In last week's drawing lesson, we focused on observation and shape. This week, we focused on value and tone and how to see it.
We started by making simple tone scales of high light, middle light, middle gray and dark:
Then we moved into using a still life to help see tone. One of the most awesome things about getting to do the lessons in Studio 116 is the variety of things that can be used for models! These gourds were -perfect-!
To help them understand tone, I had them squint their eyes-- it makes the lightest lights and the darkest darks that much easier to see. And working with the white gourds made seeing the gray tones that much easier.
Here's what you need to do the project: you take a black and white photograph with high contrast and at least 4 tones (in this case, two versions of Dr. King), a sheet of drawing paper, a glue stick and a pencil.
I found these two great images online:
You tear the image roughly in half, anyway you choose. But only -1- tear. Then you glue one half to your drawing paper, and draw in the other half using the paper as a reference.
They did fantastic! I was really impressed and proud of all of them!
You've probably noticed that we're working our way through the Elements of Art (: They are some of the key foundations to the visual arts. Next week, we're going to be focusing on line-- types and varieties with a project (or 2) that helps understand and develop line.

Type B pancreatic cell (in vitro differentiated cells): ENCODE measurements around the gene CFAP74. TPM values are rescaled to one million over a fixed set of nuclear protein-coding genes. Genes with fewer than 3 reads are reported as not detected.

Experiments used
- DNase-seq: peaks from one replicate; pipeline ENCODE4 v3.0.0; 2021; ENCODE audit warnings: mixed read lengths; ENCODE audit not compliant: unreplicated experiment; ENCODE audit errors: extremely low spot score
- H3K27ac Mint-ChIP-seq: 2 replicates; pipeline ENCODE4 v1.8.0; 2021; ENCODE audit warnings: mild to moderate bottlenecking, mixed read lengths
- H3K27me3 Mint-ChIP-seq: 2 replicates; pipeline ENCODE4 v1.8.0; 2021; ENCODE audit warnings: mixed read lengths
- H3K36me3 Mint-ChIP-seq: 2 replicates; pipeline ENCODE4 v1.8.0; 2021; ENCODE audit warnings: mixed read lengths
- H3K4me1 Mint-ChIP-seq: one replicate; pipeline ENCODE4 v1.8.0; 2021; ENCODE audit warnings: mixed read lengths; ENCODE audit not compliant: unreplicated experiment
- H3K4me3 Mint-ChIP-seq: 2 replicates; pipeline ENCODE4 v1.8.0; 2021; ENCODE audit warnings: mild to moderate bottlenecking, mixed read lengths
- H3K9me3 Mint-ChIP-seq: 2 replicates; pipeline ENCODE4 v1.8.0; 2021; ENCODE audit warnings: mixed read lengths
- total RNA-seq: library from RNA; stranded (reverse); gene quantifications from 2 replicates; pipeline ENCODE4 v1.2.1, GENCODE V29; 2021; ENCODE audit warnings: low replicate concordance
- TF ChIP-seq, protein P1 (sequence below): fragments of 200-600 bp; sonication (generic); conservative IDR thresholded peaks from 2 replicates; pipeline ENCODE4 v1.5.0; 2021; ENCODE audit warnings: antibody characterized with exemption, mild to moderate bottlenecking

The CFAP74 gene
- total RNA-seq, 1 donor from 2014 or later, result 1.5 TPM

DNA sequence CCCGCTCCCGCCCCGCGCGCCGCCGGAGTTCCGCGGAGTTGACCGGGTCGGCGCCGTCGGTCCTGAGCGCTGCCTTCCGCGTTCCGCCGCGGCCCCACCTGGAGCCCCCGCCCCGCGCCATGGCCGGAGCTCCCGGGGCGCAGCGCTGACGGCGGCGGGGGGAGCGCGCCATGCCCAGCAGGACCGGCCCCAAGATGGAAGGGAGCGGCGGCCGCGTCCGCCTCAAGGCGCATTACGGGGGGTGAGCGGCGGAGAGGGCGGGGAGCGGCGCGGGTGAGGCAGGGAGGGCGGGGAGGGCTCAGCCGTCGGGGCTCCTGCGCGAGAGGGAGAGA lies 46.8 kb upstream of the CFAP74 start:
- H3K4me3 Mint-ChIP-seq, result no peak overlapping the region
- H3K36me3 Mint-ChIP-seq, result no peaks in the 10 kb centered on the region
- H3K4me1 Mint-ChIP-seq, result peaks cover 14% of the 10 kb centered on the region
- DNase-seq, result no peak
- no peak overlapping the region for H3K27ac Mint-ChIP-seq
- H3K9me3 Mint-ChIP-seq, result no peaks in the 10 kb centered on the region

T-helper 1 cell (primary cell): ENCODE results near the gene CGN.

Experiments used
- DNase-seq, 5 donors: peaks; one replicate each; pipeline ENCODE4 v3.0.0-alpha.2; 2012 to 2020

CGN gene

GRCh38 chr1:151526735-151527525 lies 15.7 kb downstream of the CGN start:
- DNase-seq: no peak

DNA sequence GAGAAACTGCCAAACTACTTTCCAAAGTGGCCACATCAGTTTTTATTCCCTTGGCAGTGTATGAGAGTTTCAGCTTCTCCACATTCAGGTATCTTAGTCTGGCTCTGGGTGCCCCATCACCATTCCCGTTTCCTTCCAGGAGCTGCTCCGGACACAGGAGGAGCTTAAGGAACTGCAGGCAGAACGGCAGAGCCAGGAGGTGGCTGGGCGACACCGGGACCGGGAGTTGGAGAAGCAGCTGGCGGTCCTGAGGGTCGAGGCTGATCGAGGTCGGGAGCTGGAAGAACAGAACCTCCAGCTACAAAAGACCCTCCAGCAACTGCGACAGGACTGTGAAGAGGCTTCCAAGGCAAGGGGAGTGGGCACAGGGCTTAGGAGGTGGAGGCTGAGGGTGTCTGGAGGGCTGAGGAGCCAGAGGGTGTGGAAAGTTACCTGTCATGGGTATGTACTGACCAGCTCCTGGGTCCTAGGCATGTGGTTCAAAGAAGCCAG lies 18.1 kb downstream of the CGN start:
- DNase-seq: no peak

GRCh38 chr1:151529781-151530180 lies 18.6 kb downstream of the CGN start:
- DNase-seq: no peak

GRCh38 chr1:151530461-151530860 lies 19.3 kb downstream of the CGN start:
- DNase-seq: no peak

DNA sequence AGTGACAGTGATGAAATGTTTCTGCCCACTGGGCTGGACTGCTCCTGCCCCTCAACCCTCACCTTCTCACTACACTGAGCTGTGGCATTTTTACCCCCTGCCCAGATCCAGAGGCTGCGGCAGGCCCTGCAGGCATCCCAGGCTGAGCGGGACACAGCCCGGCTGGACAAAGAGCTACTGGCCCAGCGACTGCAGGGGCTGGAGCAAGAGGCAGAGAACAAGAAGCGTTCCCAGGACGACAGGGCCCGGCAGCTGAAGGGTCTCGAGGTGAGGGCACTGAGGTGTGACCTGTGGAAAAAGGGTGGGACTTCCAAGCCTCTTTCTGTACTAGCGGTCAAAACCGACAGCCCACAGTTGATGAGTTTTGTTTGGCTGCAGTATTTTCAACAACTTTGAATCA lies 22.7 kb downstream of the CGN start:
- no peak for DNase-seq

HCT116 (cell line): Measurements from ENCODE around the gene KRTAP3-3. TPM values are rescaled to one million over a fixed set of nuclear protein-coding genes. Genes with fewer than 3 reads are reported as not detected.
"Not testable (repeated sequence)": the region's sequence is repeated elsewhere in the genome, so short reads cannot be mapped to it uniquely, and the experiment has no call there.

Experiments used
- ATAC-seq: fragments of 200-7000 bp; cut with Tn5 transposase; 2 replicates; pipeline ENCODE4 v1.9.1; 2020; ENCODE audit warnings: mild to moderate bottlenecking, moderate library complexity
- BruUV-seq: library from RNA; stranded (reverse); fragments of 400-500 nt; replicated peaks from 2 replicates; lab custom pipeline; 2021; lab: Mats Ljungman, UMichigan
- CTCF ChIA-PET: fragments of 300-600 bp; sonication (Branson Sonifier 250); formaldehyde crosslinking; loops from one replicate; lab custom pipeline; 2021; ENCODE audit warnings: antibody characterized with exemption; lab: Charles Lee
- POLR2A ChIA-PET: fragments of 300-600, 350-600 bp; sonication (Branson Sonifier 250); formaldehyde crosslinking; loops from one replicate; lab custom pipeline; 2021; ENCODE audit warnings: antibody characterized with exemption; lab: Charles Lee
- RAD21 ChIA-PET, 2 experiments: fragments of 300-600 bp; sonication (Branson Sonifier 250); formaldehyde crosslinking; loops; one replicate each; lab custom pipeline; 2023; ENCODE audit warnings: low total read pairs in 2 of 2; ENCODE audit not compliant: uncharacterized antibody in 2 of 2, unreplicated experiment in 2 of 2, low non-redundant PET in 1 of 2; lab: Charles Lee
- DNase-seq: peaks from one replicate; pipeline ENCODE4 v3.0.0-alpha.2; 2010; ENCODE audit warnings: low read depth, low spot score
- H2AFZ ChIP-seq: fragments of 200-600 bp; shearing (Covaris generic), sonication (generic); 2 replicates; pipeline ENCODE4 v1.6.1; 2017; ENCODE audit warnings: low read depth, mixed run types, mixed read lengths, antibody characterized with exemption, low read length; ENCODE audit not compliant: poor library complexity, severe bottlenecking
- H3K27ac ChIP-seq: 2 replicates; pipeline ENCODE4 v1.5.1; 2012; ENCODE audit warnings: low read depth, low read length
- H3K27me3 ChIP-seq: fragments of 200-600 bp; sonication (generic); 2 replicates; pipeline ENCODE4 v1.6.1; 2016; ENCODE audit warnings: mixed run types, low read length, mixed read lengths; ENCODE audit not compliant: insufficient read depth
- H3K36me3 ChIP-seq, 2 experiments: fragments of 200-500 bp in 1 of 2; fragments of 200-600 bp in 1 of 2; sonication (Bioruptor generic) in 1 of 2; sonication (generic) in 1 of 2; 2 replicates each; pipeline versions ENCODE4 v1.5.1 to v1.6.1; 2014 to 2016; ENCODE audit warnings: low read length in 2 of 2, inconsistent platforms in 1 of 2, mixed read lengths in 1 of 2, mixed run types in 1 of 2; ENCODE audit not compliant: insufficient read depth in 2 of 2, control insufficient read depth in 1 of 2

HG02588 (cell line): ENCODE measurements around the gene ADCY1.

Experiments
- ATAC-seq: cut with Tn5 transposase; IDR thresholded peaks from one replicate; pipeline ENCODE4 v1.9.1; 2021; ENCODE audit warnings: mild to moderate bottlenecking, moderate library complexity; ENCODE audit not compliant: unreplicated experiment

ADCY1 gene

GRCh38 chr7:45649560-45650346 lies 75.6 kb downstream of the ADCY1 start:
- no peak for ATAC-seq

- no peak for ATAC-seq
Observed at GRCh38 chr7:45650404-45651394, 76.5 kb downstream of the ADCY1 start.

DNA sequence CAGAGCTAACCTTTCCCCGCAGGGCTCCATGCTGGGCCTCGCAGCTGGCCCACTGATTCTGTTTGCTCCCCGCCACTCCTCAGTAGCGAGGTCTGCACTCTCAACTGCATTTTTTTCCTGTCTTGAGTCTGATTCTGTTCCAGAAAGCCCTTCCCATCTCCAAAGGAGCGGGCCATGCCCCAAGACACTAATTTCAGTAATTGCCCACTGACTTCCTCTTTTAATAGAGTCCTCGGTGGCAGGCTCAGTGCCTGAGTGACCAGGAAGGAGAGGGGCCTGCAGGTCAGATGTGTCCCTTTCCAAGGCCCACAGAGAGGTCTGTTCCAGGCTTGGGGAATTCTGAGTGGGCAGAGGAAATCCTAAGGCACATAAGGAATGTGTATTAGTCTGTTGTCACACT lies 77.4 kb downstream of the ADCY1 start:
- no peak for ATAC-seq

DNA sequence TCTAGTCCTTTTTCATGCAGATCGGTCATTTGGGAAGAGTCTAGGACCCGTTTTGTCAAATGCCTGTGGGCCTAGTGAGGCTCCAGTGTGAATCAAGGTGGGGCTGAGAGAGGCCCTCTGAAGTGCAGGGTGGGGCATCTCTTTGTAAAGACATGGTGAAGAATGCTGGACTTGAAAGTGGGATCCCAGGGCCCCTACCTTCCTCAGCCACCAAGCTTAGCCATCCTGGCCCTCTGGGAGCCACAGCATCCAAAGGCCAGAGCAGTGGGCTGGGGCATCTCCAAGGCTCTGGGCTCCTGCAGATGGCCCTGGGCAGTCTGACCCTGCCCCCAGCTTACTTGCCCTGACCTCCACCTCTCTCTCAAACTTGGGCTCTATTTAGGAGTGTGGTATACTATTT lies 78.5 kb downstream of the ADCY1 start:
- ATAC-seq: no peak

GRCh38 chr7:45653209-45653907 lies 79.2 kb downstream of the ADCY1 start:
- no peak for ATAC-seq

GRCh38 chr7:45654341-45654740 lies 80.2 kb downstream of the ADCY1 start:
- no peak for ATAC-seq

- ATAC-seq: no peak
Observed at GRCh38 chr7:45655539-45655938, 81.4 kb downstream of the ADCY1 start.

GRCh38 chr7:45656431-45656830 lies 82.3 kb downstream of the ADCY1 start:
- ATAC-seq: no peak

For the second hour, we continued our lesson in watercolor. Last week, we focused on color theory and how colors are blended. This week, we moved into awesome techniques!
We started by dividing a sheet of paper into 6 sections and labeling them: wet on wet, wet on dry, dry on dry, wash, blotting, and gradual.
Since we weren't working on color theory, each child was allowed to choose the color they wanted to work in. We used 3 paintbrushes-- a large soft bristle brush, and 2 smaller fine tipped ones.
For dry on dry, we used a dry small brush to draw. Then for wet on dry, using the other small brush, we dipped it in the water (hence the wet), then the paint. For wet on wet, we used the large brush in clean water to wet the paper, then the small wet brush to draw. I loved hearing all the "Whoas!" and the excitement as they did this. We discussed the differences between the three techniques.
For wash, we use the big brush very wet and worked in single strokes for a nice even coat. For gradual, we loaded the big brush up with a lot of paint for the first stroke, then dipped it in the water, did the second stroke, back to the clean water, third stroke (et cetra) and they noticed that each time you come back it gets lighter and lighter and lighter. Which gave us the perfect opportunity to talk about the translucency of water color.
For blotting, we did a wash, then I had them clean their brush and squeeze all of the water out then "negatively" draw as the brush soaks up excess paint and water. I let them know this is also a great way to fix little mistakes. Then we used paper towel to blot the same area and see the pattern this created. On of the girls said it was like watching stars or clouds appear (:
The second half of technique focused on wax resist and salt:
For was resist, we turn to our friend the white crayon (: Just draw on the white surface any shape or design desired, then wash over it. It works best if your wash is thin, but you can always swipe with more water if you've added too much paint.
For the salt, a little goes a long way! Just a pinch is all it took. Once the paint dries, the salt is brushed off and beautiful star bursts remain in their place.
And to end the evening, we experimented in combining techniques. I demonstrated using wax resist, wash, wet on wet, dry on wet, and salt:
All in all, we all had a fantastic time!
Next week, the second hour will be about using all these wonderful watercolor techniques to make our own artbook/ story (:
Hope to see you next Thursday at Studio 116!